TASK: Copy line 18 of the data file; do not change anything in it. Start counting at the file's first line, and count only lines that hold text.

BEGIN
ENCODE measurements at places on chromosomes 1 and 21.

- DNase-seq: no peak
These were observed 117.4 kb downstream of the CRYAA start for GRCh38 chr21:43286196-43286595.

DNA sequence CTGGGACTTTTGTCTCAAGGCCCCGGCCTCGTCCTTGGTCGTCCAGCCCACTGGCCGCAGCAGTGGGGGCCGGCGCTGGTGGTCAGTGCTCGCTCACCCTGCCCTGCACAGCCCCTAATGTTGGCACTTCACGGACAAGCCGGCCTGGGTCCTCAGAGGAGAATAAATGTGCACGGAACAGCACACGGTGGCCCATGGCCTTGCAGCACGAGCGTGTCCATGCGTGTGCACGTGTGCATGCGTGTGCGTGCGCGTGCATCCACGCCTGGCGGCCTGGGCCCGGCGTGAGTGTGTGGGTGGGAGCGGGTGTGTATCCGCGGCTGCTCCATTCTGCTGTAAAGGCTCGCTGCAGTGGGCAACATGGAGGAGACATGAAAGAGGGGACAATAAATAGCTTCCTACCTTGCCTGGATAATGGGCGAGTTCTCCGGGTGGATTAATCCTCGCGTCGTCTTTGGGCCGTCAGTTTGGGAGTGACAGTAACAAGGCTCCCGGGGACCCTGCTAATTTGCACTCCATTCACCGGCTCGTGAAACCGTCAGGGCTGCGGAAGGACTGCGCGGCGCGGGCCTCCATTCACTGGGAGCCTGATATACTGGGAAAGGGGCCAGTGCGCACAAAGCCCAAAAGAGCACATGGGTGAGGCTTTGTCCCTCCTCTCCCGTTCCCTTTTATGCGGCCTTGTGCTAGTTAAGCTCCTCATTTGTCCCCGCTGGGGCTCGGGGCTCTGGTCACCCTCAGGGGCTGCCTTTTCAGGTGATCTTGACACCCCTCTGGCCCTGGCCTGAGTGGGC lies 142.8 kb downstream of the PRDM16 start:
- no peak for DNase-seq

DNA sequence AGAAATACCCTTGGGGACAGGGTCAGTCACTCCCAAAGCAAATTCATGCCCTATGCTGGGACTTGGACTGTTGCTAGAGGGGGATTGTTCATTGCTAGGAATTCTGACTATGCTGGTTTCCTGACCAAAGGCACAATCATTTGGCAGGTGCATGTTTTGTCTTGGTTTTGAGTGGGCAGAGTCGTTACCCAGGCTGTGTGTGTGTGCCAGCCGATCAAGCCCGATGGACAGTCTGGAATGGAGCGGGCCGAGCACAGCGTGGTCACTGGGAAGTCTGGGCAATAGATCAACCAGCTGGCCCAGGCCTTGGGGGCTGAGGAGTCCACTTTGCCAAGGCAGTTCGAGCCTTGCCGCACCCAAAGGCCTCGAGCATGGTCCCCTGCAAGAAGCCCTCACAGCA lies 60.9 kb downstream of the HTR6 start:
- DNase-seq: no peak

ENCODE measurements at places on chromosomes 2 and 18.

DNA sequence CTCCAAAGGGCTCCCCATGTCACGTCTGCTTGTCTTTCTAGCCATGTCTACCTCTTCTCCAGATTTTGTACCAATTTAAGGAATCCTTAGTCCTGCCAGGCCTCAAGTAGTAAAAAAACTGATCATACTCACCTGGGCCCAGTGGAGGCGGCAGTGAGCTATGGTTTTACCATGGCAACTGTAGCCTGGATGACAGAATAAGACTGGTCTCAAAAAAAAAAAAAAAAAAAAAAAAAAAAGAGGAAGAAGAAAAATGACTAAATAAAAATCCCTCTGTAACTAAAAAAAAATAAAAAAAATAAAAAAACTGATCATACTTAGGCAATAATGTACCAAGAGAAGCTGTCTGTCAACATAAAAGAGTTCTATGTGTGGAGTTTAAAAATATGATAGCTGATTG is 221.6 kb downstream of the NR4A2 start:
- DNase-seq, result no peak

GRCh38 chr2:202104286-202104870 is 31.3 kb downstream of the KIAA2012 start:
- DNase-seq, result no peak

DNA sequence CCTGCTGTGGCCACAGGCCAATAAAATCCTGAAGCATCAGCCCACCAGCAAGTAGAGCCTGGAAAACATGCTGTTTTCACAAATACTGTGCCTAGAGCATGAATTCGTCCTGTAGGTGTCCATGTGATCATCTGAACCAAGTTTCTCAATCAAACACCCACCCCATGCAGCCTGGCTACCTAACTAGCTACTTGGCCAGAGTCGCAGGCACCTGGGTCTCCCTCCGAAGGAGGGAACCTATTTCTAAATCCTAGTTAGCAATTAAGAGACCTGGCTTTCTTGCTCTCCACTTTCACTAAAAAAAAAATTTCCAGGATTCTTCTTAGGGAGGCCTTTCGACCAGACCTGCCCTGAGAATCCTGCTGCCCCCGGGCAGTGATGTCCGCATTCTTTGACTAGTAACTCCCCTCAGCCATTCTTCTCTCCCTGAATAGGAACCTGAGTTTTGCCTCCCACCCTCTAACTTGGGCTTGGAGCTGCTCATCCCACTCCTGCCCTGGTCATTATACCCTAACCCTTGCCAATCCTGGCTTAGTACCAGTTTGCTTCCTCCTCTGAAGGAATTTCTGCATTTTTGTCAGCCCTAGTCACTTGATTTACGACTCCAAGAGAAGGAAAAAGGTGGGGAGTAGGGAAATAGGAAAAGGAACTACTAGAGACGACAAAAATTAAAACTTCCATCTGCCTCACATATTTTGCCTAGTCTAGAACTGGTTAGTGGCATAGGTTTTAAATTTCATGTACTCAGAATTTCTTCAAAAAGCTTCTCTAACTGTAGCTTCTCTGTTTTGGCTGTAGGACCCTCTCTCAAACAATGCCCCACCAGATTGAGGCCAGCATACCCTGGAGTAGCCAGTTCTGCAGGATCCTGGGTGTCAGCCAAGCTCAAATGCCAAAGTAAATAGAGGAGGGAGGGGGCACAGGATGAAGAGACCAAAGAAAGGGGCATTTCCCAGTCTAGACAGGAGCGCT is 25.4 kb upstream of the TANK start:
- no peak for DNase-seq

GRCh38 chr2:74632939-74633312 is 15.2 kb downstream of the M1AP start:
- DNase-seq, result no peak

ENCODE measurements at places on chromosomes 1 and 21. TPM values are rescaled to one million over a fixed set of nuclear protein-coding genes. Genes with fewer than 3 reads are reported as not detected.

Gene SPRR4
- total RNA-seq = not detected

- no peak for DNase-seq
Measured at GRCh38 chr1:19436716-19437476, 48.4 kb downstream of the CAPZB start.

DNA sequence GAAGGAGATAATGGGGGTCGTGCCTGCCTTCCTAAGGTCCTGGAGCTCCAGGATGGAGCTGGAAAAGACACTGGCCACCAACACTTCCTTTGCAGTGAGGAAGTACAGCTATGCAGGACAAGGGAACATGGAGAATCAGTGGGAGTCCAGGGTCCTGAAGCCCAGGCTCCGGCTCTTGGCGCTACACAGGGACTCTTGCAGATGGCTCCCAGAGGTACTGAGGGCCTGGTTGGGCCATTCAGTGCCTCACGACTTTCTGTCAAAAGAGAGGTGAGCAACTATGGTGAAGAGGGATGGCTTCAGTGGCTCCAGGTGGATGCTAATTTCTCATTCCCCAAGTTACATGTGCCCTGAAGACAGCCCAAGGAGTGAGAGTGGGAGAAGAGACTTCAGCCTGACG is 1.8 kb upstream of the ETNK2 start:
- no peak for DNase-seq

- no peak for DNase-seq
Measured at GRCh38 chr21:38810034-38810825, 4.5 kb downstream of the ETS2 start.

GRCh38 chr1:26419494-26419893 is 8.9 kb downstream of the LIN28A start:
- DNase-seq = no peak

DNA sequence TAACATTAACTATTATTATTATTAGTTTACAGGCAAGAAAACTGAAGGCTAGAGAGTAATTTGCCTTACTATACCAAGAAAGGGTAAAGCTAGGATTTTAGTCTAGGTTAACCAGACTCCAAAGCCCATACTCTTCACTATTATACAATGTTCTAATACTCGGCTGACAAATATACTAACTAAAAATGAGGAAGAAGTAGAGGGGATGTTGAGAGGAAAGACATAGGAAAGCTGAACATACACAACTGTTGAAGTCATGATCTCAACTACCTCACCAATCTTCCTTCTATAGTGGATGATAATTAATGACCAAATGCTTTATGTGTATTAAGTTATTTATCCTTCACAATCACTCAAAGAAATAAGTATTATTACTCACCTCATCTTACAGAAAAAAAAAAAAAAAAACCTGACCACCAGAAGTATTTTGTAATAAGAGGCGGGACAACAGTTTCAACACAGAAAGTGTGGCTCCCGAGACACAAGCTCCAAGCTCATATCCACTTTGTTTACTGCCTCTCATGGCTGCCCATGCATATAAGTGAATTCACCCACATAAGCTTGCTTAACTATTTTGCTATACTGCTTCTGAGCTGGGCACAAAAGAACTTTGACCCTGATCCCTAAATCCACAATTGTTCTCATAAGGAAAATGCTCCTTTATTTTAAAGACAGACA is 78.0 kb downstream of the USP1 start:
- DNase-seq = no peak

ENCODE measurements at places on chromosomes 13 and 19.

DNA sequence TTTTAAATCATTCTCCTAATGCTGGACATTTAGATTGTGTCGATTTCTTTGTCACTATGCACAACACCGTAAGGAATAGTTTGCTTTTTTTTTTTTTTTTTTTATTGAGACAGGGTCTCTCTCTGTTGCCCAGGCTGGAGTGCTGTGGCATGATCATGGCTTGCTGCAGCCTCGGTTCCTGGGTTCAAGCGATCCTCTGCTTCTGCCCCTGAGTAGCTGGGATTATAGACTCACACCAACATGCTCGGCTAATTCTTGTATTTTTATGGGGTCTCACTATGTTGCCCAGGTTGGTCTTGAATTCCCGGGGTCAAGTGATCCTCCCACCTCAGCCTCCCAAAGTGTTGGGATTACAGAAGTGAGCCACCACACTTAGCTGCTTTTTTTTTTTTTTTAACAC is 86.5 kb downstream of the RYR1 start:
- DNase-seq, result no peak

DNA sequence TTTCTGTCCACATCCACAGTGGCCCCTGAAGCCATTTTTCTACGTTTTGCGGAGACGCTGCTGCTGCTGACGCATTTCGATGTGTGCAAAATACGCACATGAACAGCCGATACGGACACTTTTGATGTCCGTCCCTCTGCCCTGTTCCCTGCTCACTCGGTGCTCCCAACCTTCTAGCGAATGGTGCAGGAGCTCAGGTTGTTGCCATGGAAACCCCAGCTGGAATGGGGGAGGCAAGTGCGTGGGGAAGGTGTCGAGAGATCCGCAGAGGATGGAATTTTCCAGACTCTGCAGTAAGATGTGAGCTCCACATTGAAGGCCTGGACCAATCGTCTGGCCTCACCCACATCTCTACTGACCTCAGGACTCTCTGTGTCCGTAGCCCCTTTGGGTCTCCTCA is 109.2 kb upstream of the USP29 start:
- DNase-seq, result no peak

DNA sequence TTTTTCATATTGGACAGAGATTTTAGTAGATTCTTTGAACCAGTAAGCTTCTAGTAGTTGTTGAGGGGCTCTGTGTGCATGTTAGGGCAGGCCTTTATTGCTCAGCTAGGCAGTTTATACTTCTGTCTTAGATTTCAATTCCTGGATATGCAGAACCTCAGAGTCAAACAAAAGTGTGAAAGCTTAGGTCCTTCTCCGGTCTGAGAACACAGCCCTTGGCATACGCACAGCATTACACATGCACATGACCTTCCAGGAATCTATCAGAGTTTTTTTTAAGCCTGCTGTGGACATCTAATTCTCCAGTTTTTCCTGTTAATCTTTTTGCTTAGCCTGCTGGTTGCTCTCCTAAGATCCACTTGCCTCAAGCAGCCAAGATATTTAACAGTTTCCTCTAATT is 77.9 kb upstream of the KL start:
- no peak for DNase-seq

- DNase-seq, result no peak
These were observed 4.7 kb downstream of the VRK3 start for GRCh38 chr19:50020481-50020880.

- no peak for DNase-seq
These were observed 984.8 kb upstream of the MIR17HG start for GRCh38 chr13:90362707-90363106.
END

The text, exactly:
Gene SPRR4